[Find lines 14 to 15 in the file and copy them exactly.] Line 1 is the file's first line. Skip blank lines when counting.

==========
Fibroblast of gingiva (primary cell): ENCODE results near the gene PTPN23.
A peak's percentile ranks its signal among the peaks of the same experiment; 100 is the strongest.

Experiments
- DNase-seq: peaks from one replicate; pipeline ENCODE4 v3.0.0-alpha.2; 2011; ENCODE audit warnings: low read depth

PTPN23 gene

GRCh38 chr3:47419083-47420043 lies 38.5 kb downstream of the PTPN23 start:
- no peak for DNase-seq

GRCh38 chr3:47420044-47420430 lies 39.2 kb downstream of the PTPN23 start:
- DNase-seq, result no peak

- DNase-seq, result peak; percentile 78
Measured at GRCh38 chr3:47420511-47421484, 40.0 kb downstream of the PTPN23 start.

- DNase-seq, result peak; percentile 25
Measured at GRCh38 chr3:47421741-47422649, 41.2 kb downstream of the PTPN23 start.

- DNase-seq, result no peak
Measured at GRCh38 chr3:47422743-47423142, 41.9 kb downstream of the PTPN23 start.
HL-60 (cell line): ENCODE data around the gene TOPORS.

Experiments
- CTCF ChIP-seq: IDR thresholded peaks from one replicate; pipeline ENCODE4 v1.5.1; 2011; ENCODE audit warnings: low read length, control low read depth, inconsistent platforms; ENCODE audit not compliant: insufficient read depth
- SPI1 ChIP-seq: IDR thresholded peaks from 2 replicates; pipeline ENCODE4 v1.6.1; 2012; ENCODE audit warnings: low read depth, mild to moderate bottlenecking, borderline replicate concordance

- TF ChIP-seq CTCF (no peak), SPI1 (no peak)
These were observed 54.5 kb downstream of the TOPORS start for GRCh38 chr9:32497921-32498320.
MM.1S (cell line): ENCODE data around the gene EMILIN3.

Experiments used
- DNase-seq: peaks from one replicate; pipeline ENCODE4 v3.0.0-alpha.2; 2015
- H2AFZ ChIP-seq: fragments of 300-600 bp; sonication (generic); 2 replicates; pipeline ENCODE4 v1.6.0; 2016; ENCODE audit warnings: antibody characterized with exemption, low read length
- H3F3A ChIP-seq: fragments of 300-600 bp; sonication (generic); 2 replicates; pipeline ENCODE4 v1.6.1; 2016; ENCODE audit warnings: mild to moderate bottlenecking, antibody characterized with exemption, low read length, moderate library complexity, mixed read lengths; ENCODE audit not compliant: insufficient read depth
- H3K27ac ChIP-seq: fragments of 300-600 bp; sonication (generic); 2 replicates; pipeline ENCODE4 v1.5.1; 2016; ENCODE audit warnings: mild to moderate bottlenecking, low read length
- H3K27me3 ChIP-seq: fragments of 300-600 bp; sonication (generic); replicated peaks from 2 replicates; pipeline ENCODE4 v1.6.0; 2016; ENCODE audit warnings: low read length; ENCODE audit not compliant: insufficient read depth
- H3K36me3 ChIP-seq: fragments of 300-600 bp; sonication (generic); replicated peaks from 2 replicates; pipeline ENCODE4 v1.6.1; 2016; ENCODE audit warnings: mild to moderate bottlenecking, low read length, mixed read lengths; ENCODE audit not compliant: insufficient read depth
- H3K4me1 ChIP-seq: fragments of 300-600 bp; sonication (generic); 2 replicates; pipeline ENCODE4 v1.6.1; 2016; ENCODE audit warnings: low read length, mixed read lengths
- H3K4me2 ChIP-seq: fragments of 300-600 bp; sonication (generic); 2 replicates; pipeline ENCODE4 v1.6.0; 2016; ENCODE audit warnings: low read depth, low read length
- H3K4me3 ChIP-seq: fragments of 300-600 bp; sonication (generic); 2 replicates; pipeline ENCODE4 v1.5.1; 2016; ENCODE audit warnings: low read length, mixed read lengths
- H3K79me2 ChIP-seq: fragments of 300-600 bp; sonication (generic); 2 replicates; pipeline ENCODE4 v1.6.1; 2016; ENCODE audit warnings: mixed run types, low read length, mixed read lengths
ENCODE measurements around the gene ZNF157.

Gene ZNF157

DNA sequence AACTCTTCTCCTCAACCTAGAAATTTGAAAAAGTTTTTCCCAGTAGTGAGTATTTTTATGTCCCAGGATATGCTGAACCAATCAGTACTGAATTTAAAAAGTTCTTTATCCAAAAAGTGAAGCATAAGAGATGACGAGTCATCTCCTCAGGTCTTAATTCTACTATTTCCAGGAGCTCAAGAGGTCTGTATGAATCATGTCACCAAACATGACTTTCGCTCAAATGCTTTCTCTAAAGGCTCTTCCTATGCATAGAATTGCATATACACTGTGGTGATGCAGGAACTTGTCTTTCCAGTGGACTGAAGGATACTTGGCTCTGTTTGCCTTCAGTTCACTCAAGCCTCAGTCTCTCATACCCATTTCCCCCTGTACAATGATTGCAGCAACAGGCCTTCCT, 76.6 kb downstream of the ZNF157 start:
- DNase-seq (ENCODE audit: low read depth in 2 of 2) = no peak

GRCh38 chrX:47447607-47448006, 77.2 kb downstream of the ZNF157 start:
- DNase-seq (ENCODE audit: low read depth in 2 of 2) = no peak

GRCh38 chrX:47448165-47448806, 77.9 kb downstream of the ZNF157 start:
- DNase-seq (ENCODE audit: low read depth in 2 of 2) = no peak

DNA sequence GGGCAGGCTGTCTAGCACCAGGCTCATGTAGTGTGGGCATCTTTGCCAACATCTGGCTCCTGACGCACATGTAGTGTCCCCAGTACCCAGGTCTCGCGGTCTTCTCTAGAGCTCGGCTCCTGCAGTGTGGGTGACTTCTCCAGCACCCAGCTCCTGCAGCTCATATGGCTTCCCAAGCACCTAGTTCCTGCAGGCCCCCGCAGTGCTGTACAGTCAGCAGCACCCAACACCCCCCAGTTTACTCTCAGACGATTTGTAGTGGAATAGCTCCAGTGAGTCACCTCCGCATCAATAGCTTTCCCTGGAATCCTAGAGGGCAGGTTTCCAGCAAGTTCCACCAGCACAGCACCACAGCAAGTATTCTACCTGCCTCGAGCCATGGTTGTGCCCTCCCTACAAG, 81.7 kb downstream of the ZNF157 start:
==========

- DNase-seq, result no peak
Measured at GRCh38 chr3:47422743-47423142, 41.9 kb downstream of the PTPN23 start.